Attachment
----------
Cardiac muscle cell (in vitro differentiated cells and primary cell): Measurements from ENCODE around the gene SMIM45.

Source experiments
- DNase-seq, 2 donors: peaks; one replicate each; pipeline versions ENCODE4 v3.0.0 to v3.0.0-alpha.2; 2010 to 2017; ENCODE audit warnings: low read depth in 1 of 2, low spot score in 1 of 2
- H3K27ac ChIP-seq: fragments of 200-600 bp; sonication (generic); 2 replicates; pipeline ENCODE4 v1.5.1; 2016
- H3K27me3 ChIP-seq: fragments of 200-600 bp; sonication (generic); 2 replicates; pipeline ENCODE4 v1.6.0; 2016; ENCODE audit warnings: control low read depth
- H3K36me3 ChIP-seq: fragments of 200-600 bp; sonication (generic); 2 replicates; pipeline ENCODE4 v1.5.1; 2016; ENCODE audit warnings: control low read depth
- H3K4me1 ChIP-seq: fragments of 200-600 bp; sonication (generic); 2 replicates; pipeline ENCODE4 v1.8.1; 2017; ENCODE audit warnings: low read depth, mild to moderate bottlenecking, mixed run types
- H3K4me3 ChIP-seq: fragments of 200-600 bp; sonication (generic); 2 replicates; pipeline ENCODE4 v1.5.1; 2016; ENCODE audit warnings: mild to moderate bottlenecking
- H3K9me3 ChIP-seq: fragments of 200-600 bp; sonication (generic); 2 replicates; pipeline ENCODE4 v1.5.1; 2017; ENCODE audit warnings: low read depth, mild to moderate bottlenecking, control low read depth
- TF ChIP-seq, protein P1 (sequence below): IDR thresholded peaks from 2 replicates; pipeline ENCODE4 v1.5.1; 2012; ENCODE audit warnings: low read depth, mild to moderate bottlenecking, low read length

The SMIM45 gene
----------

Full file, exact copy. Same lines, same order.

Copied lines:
Cardiac muscle cell (in vitro differentiated cells and primary cell): Measurements from ENCODE around the gene SMIM45.

Source experiments
- DNase-seq, 2 donors: peaks; one replicate each; pipeline versions ENCODE4 v3.0.0 to v3.0.0-alpha.2; 2010 to 2017; ENCODE audit warnings: low read depth in 1 of 2, low spot score in 1 of 2
- H3K27ac ChIP-seq: fragments of 200-600 bp; sonication (generic); 2 replicates; pipeline ENCODE4 v1.5.1; 2016
- H3K27me3 ChIP-seq: fragments of 200-600 bp; sonication (generic); 2 replicates; pipeline ENCODE4 v1.6.0; 2016; ENCODE audit warnings: control low read depth
- H3K36me3 ChIP-seq: fragments of 200-600 bp; sonication (generic); 2 replicates; pipeline ENCODE4 v1.5.1; 2016; ENCODE audit warnings: control low read depth
- H3K4me1 ChIP-seq: fragments of 200-600 bp; sonication (generic); 2 replicates; pipeline ENCODE4 v1.8.1; 2017; ENCODE audit warnings: low read depth, mild to moderate bottlenecking, mixed run types
- H3K4me3 ChIP-seq: fragments of 200-600 bp; sonication (generic); 2 replicates; pipeline ENCODE4 v1.5.1; 2016; ENCODE audit warnings: mild to moderate bottlenecking
- H3K9me3 ChIP-seq: fragments of 200-600 bp; sonication (generic); 2 replicates; pipeline ENCODE4 v1.5.1; 2017; ENCODE audit warnings: low read depth, mild to moderate bottlenecking, control low read depth
- TF ChIP-seq, protein P1 (sequence below): IDR thresholded peaks from 2 replicates; pipeline ENCODE4 v1.5.1; 2012; ENCODE audit warnings: low read depth, mild to moderate bottlenecking, low read length

The SMIM45 gene